Vocal demands from investors, consumers and policymakers to tackle the damaging levels of emissions from livestock have become impossible for meat companies to ignore.
In recent years, we have seen a wave of food companies coming forward with big climate commitments to address their carbon emissions. McDonald’s has pledged a clean-up of its supply chains, announcing plans for a 31% reduction in emissions intensity. Marfrig, which is Brazil’s second-largest food processing company, made the announcement that 100% of its production chain would be sustainable in the next 10 years, and last week, JBS pledged to axe suppliers across its supply chain with ties to deforestation, which accounts for 15% of global greenhouse gas emissions.
The implementation details for these schemes include plans to decarbonise various elements of the meat supply chain, from feed to transportation. Most recently, these have resulted in a new series of ‘low-methane-meat’ products coming to market.
Earlier this year, fast-food retailer Burger King released its low-methane Whopper, marketed as a more sustainable burger option for consumers. The cows used to make the burger were fed on a diet of lemongrass, which is reported to reduce methane emissions by an average of 33%. Meat giant Smithfield is aiming to become America’s first carbon-negative meat producer by altering hog diets to reduce methane while streamlining its distribution routes to produce lower-carbon animal protein products.
But does this ‘low-methane-transition’ represent a welcome milestone in the transition to a low carbon protein industry, or is it a quick fix for an industry in need of systemic change?
A step in the right direction
The emergence of low-methane meat is certainly a welcome step in countering livestock’s methane emissions, a gas 28 times more potent than CO2 when it comes to accelerating planetary warming. Early research has found that using concentrations of algae within animal feed can reduce a cow’s methane emissions by up to 99%, an approach that has already gained vocal support from The Irish Farmers’ Association.
However, while low-methane products can certainly contribute positively towards cutting emissions, the higher price points for consumers, especially those in emerging markets, leave unanswered questions on the longevity of this as a viable solution. Solutions such as Burger King’s also fail to effectively address other serious sustainability issues within meat supply chains, such as deforestation.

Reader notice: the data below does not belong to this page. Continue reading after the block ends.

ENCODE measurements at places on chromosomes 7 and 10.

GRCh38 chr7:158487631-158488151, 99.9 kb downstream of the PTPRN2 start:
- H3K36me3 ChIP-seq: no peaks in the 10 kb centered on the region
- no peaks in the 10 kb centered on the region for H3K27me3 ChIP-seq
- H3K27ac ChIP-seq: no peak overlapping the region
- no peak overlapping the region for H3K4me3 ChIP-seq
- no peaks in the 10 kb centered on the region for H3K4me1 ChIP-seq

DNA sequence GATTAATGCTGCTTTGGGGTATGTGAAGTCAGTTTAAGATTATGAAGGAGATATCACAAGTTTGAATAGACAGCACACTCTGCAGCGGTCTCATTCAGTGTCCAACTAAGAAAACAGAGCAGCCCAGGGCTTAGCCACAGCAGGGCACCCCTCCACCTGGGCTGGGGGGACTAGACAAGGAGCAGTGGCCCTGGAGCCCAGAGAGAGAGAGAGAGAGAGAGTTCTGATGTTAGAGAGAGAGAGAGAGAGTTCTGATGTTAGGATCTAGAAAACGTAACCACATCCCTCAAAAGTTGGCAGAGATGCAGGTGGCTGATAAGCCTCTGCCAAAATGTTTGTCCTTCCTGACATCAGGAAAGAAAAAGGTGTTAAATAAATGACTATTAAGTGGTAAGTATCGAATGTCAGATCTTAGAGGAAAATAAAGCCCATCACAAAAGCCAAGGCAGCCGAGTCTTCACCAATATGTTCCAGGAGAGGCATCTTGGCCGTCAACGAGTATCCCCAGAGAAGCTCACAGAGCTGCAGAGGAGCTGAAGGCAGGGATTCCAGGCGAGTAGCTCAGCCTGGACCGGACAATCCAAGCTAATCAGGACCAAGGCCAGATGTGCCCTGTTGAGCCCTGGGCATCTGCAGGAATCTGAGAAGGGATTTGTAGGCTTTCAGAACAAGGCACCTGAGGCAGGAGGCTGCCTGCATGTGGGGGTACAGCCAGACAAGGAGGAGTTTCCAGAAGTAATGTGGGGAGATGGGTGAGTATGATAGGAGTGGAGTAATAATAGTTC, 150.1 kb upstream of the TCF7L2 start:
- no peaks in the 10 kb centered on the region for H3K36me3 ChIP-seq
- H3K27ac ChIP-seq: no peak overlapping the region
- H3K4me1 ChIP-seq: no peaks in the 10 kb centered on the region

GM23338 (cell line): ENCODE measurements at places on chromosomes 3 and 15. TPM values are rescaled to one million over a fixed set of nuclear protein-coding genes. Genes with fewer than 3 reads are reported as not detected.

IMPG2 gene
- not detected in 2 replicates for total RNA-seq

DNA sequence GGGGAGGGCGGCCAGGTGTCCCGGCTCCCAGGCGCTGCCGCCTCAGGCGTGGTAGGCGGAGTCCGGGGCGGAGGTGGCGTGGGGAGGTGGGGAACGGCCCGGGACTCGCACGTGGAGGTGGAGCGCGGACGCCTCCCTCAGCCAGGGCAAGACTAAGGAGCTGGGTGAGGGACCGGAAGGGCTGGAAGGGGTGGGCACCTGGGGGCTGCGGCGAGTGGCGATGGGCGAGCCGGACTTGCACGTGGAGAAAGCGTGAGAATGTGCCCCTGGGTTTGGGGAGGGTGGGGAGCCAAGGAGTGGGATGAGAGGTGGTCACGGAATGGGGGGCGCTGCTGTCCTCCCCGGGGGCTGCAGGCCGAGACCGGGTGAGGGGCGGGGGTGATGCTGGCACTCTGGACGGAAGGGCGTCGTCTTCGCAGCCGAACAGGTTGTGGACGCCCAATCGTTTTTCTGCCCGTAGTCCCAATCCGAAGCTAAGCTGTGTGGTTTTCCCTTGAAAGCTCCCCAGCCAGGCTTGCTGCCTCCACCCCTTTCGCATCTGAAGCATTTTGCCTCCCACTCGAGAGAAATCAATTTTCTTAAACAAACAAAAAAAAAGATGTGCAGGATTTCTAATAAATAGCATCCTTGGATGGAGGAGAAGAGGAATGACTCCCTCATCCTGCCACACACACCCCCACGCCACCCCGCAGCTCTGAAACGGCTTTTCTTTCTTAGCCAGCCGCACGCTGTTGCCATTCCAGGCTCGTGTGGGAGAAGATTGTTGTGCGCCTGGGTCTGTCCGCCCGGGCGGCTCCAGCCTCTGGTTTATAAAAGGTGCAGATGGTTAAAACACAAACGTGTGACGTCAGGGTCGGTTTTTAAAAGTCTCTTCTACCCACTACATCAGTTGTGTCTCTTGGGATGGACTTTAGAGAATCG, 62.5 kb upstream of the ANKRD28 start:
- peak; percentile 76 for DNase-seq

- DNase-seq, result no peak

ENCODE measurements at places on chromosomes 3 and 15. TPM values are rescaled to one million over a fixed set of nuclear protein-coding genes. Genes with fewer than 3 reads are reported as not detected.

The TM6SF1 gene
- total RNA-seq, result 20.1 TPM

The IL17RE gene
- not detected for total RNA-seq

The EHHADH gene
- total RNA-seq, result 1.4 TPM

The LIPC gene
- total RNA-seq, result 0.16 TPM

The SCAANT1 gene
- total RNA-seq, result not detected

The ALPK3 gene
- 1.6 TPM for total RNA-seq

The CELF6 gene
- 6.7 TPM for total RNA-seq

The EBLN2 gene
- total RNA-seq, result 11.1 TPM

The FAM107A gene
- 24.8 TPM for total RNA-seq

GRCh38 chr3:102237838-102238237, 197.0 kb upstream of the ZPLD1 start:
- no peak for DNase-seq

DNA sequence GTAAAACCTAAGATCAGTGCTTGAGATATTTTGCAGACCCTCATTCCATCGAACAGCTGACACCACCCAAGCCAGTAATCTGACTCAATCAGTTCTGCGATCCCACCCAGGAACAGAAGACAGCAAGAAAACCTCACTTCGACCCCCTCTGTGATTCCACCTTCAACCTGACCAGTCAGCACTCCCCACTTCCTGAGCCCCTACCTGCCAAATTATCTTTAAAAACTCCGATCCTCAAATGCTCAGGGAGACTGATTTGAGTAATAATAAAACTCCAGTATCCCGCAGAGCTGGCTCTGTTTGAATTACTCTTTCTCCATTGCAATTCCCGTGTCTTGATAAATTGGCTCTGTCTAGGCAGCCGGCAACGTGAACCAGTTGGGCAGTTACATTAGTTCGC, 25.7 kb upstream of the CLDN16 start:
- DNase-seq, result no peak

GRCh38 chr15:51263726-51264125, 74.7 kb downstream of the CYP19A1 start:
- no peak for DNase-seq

Beef production is the leading cause of deforestation globally, causing the clearing of huge areas of trees in order to grow soy feed for cattle. Beef and soy production currently drive more than two-thirds of habitat loss in Brazil’s Amazon and Cerrado regions. It’s clear then that whilst low-methane products certainly have a part to play in reducing the environmental impacts of animal protein production, they address only one element of a very complex and fragile supply chain.
Only a part of the puzzle
Given the urgency of the climate crisis—the IPCC has predicted that we only have 11 years left to prevent irreversible damage to our planet—it is unrealistic to depend on low-carbon animal protein as the leading solution.
The industry is also considering alternative farming models, such as closed-loop farming model; a no-waste, circular approach to farming that recycles all nutrients and organic matter back into the soil. This method also supports carbon sequestration—the long-term of capturing and storing carbon dioxide.
Most significantly, we’re witnessing a mainstream diversification away from animal proteins. As detailed in FAIRR’s Sustainable Proteins Hub, 40% of leading food firms like Nestle, Tesco and Unilever now have dedicated teams for plant-based products and 47% of food retailers now sell, or plan to sell plant-based meat alternatives ‘on the meat aisle’. It’s becoming clear to leading food companies that protein transition is the most effective method of lowering their emissions, mitigating the risks associated with climate change and building resilience to a warmer world.
Trust the science
So how can we know whether meat companies’ climate commitments ring true? For many, the answer is to trust science. Despite pledges to reduce the footprint of their burgers and bacon, only two meat companies have so far committed to science-based targets. Developing and committing to SBTs is the primary test for whether a company’s emission reduction plans align with the level and rate of decarbonisation needed to meet the objectives of the Paris Agreement and keep our planet below two degrees of warming. Sadly, the majority of animal protein producers have fallen short of this milestone.
In summary, a low-methane transition within animal farming production simply does not go far enough to tackle climate change. We need to see low-carbon animal proteins in addition to a demonstrative commitment towards a sustainable protein transition. While there are certainly winds of change in the industry, investors will continue to monitor this area closely when assessing future climate risk.